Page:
Obstetric Complications Common in West Africa, Despite Accessible Care
Even when West African women have easy access to a maternity ward and essential obstetric care, many develop life-threatening complications of pregnancy, and the fatality rate associated with some complications can be quite high.1 In a study conducted in cities and towns in six countries, 3-9 women of every 100 giving birth developed a severe complication that was directly related to the pregnancy. Roughly one-third of those with sepsis or uterine rupture, and about one-fifth of those with eclampsia, died.
The study examined the incidence of pregnancy-related morbidity in the capital cities of Burkina Faso, Côte d'Ivoire, Mali, Mauritania and Niger, and in two small towns and a major city in Senegal. Maternity wards with midwives and doctors on staff were accessible in each study area; all of the cities also afforded easy access to hospitals where women could be seen for obstetric complications. Pregnant women were identified between December 1994 and June 1996, and were asked to participate in four survey interviews: one each at enrollment, at 32-36 weeks' gestation (as measured by weeks since their last menstrual period), at delivery and 60 days later. Although some of the home visits included physical examinations, researchers explained to the women that these examinations were only for purposes of the study, and they encouraged participants to get regular medical care.
In all, 20,326 women (virtually all pregnant women in the study areas) participated. On average, they were 27 weeks pregnant and 26 years old when they enrolled; three in 10 women were in the age-groups generally considered at risk for obstetric complications (i.e., younger than 20 and 35 or older). Most were married, and about half were literate. Excluding the current pregnancy, participants had been pregnant an average of 2.7 times.
By 36 weeks' gestation, the women had had, on average, 2.2 prenatal consultations; 7% had received no prenatal care. The majority of participants (81%) gave birth at a health center; of these, 72% were assisted by midwives, 21% by trained traditional birth attendants, 3% by doctors, and the rest by untrained attendants or family members. Among women who delivered at home, only 5% were attended by midwives or doctors, and 24% were assisted by trained traditional birth attendants.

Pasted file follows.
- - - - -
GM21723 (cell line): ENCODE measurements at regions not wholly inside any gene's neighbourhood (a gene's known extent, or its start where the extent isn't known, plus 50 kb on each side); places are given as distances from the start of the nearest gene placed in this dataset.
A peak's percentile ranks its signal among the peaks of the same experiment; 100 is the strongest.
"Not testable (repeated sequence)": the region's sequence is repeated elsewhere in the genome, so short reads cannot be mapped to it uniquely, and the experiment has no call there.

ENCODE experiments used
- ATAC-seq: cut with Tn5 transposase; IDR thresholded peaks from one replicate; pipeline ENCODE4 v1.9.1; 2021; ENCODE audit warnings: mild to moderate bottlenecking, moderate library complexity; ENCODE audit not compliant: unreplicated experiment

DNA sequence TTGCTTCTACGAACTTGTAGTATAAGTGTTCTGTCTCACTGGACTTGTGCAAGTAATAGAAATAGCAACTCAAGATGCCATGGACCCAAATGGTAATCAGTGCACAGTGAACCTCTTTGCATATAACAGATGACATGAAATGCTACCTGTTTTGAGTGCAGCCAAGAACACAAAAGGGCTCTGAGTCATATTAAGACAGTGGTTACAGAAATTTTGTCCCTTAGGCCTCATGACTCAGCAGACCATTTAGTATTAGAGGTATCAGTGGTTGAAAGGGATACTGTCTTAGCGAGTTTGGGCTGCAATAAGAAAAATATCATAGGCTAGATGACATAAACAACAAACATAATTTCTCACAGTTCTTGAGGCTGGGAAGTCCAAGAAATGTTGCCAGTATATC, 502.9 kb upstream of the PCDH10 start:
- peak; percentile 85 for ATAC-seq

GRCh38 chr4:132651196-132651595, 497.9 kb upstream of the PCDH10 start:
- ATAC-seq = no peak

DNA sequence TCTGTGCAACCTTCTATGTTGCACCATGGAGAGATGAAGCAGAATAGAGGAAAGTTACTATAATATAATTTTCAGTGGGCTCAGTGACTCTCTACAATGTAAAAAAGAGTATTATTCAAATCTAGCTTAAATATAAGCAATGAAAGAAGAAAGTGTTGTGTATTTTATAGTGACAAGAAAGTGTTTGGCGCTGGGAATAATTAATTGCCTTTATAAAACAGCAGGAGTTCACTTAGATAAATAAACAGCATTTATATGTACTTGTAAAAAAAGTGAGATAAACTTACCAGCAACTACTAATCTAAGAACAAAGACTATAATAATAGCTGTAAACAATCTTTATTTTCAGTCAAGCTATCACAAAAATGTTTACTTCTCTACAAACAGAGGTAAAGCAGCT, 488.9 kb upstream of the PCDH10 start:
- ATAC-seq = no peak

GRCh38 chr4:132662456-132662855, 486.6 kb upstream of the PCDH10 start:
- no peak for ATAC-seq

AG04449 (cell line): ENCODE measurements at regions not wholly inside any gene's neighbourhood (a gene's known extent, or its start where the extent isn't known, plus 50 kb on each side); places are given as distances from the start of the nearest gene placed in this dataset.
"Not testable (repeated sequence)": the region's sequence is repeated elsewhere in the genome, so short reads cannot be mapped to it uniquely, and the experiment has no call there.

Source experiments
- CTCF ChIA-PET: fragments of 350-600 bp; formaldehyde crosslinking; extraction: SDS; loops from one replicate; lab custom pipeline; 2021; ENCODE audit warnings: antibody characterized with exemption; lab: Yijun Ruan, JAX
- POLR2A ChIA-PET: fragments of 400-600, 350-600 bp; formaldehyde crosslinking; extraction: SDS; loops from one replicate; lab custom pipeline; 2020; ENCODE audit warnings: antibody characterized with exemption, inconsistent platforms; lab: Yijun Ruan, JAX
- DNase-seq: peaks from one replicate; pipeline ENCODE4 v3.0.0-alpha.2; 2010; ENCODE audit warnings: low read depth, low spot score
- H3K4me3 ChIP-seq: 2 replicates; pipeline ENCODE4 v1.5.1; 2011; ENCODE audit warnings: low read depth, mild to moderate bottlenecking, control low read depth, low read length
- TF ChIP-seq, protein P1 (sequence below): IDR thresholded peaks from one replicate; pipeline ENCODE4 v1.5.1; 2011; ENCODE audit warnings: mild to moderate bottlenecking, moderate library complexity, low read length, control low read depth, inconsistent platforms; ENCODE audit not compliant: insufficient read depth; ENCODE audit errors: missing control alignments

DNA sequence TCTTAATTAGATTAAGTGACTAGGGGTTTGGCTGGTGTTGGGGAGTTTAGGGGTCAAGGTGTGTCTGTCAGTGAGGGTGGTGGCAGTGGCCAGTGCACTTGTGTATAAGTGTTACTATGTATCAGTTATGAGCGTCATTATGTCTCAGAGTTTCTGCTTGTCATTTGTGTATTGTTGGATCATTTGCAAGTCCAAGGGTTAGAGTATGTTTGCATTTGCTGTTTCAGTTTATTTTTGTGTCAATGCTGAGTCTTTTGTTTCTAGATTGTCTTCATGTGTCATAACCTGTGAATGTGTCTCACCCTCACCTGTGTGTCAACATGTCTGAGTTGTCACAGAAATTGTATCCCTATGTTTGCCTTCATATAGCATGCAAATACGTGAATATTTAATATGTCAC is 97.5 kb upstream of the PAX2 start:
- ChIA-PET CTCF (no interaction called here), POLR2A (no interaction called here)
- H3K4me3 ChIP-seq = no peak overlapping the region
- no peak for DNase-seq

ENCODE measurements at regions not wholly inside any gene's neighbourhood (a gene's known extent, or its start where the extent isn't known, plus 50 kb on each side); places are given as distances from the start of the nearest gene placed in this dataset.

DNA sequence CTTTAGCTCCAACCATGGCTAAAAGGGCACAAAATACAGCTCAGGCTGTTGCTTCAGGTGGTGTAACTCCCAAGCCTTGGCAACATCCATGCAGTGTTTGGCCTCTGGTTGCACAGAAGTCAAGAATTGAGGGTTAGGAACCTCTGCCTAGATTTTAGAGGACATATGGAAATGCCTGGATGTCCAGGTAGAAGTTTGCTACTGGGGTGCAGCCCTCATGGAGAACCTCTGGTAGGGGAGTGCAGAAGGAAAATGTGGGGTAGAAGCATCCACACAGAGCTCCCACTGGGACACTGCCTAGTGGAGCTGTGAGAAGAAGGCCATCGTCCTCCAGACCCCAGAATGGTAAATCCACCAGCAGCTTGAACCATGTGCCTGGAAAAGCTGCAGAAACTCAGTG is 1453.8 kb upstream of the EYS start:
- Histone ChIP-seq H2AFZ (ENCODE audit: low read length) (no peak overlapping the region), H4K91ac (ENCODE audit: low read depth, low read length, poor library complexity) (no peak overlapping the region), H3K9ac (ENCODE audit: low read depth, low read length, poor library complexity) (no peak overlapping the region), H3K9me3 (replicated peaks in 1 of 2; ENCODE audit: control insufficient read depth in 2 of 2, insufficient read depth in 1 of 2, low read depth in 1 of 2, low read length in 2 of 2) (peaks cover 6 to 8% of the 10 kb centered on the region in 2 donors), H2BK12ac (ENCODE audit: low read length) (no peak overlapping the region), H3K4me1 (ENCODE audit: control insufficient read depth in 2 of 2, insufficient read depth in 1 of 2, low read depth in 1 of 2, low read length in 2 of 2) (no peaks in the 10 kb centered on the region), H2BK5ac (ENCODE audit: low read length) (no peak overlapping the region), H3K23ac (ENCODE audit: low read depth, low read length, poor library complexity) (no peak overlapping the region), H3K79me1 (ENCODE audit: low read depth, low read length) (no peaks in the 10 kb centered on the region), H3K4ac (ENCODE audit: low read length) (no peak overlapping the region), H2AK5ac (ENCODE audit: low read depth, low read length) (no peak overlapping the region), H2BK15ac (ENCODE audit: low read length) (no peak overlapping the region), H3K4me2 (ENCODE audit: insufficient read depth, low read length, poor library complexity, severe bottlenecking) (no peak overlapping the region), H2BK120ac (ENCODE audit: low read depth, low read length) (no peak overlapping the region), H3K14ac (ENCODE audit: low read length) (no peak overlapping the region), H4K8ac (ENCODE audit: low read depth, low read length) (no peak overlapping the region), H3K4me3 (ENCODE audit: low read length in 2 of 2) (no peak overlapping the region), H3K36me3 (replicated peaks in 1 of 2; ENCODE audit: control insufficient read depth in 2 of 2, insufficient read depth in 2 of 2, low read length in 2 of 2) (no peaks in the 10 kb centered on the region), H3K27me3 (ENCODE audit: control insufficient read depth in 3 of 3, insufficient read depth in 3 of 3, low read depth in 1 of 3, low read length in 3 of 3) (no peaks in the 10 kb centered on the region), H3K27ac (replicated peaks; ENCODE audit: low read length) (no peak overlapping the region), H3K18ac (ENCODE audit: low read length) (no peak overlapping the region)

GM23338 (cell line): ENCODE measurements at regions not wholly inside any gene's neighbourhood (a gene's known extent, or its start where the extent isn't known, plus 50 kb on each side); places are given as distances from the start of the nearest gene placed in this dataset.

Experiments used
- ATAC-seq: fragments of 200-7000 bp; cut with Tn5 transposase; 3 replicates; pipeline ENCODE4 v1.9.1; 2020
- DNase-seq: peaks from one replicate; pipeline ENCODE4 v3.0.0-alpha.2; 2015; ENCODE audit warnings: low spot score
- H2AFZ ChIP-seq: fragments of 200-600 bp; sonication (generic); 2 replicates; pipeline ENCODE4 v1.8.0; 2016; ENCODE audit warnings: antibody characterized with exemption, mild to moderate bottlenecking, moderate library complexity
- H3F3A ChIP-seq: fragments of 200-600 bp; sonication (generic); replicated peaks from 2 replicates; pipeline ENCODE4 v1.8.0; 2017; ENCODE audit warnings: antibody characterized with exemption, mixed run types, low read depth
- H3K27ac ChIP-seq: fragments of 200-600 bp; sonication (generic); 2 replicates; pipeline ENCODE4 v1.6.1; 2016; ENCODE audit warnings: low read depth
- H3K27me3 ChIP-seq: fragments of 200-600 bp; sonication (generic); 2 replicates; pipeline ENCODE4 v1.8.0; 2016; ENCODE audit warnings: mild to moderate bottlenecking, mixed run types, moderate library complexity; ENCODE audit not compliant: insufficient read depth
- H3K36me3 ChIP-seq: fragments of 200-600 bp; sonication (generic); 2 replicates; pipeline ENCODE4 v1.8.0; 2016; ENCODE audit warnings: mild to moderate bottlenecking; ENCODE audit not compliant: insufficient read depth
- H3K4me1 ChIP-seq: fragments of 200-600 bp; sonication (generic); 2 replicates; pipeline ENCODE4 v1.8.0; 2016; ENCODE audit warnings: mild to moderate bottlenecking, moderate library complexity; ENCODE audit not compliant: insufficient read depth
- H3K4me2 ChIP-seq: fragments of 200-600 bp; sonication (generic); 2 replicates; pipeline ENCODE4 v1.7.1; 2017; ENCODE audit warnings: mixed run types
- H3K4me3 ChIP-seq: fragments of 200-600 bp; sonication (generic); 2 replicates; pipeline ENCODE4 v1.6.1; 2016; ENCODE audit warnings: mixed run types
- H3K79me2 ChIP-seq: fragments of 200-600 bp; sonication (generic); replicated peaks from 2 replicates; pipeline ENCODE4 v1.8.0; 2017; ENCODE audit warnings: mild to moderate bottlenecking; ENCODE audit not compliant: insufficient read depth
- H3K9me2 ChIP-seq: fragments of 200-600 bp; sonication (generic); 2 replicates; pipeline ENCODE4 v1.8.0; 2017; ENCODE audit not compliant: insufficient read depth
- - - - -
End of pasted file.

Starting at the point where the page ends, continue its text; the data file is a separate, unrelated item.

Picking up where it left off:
Some 1,215 women experienced severe obstetric complications, such as hemorrhage requiring a blood transfusion or hospitalization, dystocia (mainly obstructed or prolonged labor, but also uterine perforation), hypertensive disorders (eclampsia, preeclampsia and hypertension leading to hospitalization or death) and sepsis. The resulting severe maternal morbidity ratio was 6.2 life-threatening conditions per 100 live births; this ratio ranged from 3.0 per 100 in Mali to 9.1 per 100 in the Senegalese city included in the study. Socioeconomic variations did not explain differences among sites.
The most common life-threatening pregnancy complication was hemorrhage, which accounted for 46% of severe complications; more than half of hemorrhages occurred during the postpartum period. Dystocia was the second most frequent severe complication, representing 31% of severe maternal morbidity. Hypertensive disorders accounted for 10% of life-threatening complications; sepsis, for 1%; and a variety of other causes, for 12%.
Forty-one women--or one woman for every 32 severe complications--died of these conditions. Case fatality rates ranged widely by type of complication. Thirty-three percent of women who developed sepsis, 30% of those who had a ruptured uterus and 18% of those with eclampsia died. By contrast, the proportion among those who had a hemorrhage or another type of complication was 3%. Hemorrhage accounted for the largest number of deaths (17), and other complications accounted for 4-7 deaths each.
According to the researchers, the findings that many women delivering in health facilities are not attended by doctors or midwives and that certain complications carry high risks of death suggest a "significant malfunctioning of public health services" and "an unsatisfactory quality of maternal health care" in these six countries. By clarifying maternal health needs and identifying conditions that often lead to obstetric deaths, the investigators hope to have contributed to a better understanding of severe maternal morbidity and thus to efforts to reduce maternal and perinatal mortality in West Africa.--D. Hollander
1. Prual A et al., Severe maternal morbidity from direct obstetric causes in West Africa: incidence and case fatality rates, Bulletin of the World Health Organization, 2000, 78(5):593-599.